Writer/director Jeremy Wechter is working hard to get his supernatural horror movie Evil Alive made. He’s got the cast, crew, location and the screenplay—he's just a little short in the budget department.
Oct. 6, Wechter will make the trip down the Turnpike to Red, White and Brew in Mt. Holly for a special fundraiser/raffle that he hopes will help get things off the ground.
The wine, beer and spirits shop will host live guitar music, a wine bar, a Q&A about filmmaking, movie trivia contest and several raffle items. It runs from 3:30 to 7 p.m. Saturday.
“Regardless of if you’re a fan of horror,” Wechter said, “it’s going to be a fun event.
A 1994 Cinnaminson High School graduate, Wechter graduated from the Tisch School of Arts at New York University. He remembers being artsy at a young age.
“I was always creative and liked drawing and painting,” Wechter said. “I always assumed I’d end up in that field. But the more I explored in college, the more I realized filmmaking was the thing for me.”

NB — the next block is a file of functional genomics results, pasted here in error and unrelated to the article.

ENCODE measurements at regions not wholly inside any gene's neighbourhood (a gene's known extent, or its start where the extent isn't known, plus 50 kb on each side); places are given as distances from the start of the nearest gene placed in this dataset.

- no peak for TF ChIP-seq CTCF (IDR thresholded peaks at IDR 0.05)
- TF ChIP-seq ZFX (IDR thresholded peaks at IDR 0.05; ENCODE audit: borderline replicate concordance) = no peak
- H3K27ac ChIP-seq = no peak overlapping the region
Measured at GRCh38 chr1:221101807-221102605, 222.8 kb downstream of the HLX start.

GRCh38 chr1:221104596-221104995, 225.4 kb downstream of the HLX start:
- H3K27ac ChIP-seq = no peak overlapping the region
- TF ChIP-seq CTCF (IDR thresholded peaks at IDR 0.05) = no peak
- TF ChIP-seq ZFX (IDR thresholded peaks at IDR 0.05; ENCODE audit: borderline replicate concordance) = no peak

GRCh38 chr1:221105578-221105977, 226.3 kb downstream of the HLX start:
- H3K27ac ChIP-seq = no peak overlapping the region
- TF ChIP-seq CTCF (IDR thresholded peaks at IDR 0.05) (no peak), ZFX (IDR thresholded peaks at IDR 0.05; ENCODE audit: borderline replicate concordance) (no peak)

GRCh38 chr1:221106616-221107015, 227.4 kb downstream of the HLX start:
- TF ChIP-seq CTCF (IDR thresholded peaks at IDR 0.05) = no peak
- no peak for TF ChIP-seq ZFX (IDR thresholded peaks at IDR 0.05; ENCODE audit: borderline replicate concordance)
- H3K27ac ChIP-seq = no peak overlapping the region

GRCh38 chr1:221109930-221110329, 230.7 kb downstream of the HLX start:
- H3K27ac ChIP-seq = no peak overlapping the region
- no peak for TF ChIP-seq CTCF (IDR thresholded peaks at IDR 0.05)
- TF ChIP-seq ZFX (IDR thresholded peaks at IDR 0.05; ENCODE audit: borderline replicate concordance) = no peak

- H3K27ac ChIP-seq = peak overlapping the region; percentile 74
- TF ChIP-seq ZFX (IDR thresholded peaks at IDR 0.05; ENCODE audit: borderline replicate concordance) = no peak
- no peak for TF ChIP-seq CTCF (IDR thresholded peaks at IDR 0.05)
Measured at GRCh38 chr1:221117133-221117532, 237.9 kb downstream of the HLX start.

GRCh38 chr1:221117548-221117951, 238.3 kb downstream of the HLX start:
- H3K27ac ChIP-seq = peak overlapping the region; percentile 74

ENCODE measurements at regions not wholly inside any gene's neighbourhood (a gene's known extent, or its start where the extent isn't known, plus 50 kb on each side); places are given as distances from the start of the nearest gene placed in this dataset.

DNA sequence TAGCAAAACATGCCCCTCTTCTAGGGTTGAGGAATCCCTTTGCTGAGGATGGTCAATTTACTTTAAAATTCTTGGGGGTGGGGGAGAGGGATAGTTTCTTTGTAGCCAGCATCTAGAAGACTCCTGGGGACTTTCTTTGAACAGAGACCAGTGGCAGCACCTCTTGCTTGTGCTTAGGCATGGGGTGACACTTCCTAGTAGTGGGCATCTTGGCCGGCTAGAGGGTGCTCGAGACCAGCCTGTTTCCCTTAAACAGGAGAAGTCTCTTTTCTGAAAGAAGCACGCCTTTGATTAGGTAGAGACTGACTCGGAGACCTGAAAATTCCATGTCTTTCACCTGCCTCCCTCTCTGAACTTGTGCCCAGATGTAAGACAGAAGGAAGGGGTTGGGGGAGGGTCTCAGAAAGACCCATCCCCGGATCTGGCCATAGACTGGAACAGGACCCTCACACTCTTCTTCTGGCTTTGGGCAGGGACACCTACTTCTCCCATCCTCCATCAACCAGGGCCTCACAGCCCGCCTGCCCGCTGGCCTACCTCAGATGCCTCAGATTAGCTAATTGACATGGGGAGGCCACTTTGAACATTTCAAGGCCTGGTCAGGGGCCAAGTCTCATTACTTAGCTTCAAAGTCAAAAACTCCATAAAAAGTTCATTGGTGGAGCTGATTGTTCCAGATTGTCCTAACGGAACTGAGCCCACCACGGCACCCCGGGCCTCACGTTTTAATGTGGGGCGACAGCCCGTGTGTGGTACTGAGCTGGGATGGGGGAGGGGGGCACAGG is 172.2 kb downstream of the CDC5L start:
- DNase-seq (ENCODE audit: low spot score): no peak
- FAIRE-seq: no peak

With quite a few screenplays, commercials and more under his belt, Wechter knew Evil Alive was the one he wanted to turn into a feature film.
“This was by far the fastest screenplay I’ve ever written,” he said. “It was just flowing out of me.”
People started to read the screenplay and were interested in what Wechter describes as its supernatural and psychological elements, which he likened to those of the TV show American Horror Story.
“It’s very human [and] character-oriented,” Wechter said. “It’s a very relatable horror movie. There's no movie like it.”
In addition to the Saturday fundraiser, Wechter also has a Kickstarter campaign and special online raffle with movie items like a Ryan Gosling-and-Michelle-Williams-signed Blue Valentine poster. Donors get their names in the movie credits.
“Filmmakers don’t’ have to rely on studios anymore,” Wechter said. “There’s an example of people helping out.”
Even Red, White and Brew is an example of the level of favors being tossed around to help Wechter get the film going. The joint is owned by a family friend, Stacey Blacker, who offered it up for the event.
“I was blown away by her generosity,” Wechter said.